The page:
6Key Learning OutcomesDescribe the various covenants and discuss their importance in assessing credit risk for both investment grade and non-investment grade companies.Explain the typical elements of the debt structure of a high-yield issuer, the interrelationships among these elements, and the impact of these elements on the risk position of the lender.Explain the importance of the corporate structure of a high-yield issuer that has a holding company.Explain why some investors advocate using an equity perspective when analyzing the creditworthiness of high-yield issues.
7Key Learning OutcomesDiscuss the factors considered by rating agencies in rating asset-backed securities (i.e., collateral credit quality, seller/servicer quality, cash flow stress and payment structure, and legal structure).Explain how the creditworthiness of municipal bonds is assessed, and contrast the analysis of tax-backed debt with the analysis of revenue obligations.Discuss the key economic and political risks considered by Standard & Poor’s in assigning sovereign ratings.Explain why two ratings are assigned to each national government and discuss the key factors emphasized by Standard & Poor’s for each rating.
8Key Learning OutcomesContrast the credit analysis required for corporate bonds with that required for:(1) asset-backed securities,(2) municipal securities, and(3) sovereign debt.Describe what a credit scoring model is and its limitations in predicting corporate bankruptcy.Explain structural and reduced form credit risk models and compare these two types of models.
9Credit AnalysisThe risk that the issuer will default on its obligations is called credit riskThe risk the bond’s value will decline or the return will be worse than benchmark investments is either:Credit spread risk - higher than expected or increased credit spread during the life of the bond orDowngrade risk – lowering of the credit rating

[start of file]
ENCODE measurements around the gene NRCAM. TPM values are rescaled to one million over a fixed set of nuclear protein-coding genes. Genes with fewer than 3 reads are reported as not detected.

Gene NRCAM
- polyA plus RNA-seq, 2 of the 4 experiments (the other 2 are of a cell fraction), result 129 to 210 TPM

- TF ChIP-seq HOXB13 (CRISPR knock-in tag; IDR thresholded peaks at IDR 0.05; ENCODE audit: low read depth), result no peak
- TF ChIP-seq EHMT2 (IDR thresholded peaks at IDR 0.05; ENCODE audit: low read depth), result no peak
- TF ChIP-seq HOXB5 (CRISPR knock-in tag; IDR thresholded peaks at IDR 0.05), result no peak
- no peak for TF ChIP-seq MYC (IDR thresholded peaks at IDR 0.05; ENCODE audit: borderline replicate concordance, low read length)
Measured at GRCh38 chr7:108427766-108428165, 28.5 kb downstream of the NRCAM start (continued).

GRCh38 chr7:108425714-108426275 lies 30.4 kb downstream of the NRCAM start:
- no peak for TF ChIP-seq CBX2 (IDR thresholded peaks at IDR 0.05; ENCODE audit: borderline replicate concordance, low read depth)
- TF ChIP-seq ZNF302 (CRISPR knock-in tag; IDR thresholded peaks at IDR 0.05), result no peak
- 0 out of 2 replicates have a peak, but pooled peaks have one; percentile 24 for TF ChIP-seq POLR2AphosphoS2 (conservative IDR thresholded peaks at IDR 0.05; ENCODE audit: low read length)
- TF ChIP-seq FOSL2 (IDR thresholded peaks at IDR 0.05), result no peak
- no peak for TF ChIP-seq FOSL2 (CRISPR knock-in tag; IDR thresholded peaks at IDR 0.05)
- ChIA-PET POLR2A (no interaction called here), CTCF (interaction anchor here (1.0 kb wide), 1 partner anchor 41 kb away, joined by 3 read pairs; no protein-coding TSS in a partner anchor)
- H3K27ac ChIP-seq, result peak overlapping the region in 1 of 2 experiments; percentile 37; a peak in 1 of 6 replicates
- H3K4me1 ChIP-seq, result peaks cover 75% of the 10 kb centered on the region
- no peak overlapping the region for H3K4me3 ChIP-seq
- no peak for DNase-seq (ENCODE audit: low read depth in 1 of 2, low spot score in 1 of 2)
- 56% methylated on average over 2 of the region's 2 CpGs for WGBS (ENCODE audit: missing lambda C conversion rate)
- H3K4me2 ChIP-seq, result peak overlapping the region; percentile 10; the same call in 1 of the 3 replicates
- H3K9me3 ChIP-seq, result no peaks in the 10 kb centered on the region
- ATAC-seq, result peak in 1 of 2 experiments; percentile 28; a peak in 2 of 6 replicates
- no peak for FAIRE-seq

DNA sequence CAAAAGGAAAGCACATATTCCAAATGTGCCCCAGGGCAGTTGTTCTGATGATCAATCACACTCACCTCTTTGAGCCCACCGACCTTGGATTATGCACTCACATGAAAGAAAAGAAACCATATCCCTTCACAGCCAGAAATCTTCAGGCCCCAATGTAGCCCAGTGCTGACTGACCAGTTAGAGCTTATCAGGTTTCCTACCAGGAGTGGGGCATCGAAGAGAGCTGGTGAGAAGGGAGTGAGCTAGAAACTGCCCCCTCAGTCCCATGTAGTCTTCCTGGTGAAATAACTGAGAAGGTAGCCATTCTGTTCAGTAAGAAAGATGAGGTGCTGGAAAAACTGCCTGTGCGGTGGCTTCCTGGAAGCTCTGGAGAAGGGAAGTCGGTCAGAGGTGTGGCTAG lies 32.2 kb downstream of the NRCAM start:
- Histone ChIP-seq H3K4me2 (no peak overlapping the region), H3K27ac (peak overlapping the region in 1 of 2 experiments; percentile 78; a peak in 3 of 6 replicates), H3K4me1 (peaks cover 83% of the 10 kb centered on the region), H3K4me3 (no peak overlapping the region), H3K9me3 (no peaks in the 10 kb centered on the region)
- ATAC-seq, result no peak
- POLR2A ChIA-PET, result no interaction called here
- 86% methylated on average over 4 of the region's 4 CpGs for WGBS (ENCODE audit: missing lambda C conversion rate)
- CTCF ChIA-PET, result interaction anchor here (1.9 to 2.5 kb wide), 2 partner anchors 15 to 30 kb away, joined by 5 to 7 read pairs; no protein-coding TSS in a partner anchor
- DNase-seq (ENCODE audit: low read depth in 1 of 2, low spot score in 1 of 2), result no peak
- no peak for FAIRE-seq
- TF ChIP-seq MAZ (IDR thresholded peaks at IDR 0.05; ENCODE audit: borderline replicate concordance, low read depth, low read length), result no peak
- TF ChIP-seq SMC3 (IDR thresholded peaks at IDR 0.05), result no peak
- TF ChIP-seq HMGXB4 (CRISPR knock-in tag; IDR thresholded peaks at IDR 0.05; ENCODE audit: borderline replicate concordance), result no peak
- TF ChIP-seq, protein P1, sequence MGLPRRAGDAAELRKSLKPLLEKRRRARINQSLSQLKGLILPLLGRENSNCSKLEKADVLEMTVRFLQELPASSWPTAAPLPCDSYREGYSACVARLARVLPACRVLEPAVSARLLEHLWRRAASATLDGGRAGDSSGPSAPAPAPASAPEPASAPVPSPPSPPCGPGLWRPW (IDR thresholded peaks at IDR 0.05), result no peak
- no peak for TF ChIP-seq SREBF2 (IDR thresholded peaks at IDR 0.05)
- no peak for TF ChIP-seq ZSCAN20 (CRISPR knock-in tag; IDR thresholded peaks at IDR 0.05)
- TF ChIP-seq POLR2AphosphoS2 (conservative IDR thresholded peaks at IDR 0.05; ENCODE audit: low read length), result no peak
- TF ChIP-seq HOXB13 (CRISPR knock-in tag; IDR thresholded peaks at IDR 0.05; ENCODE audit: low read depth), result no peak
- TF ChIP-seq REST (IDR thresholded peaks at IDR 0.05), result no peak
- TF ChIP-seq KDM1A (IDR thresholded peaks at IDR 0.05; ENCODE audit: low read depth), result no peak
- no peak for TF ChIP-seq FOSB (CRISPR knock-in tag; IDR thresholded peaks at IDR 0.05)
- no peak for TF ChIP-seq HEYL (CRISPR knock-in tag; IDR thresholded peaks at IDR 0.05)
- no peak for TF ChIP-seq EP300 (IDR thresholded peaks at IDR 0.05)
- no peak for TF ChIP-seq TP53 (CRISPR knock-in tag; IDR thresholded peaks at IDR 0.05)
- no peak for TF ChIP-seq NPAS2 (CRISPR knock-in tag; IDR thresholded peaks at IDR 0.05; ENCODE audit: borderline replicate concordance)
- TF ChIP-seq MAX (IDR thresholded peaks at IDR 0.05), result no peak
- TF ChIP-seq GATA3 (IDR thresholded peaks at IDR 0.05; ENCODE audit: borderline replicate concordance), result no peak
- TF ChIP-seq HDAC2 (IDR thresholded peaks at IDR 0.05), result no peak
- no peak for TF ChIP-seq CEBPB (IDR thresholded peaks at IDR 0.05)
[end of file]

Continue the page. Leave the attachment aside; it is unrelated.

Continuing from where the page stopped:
10Credit AnalysisThe credit analysis of an entity (firm, municipality, or government body) involves the analysis of various past, present, and future quantitative and qualitative factors.The three topics covered in the chapter include:Credit ratingsTraditional credit analysisCredit scoring models
11Credit or Bond RatingsA credit or bond rating is the formal opinion given by a rating agency (Moody’s, Standard & Poor’s, Fitch Ratings, etc.) on the amount of default risk a bond or the issuing entity possesses.A credit or bond rating is an evaluation of the possibility of default by a bond issuer, based on an in-depth analysis of the issuer's financial condition and profit potentialBond ratings start at AAA (being the highest investment quality) and end at D (in payment default)These may be modified by plus or minus to show relative standing within the categoryThere are a total of 20 classes or grades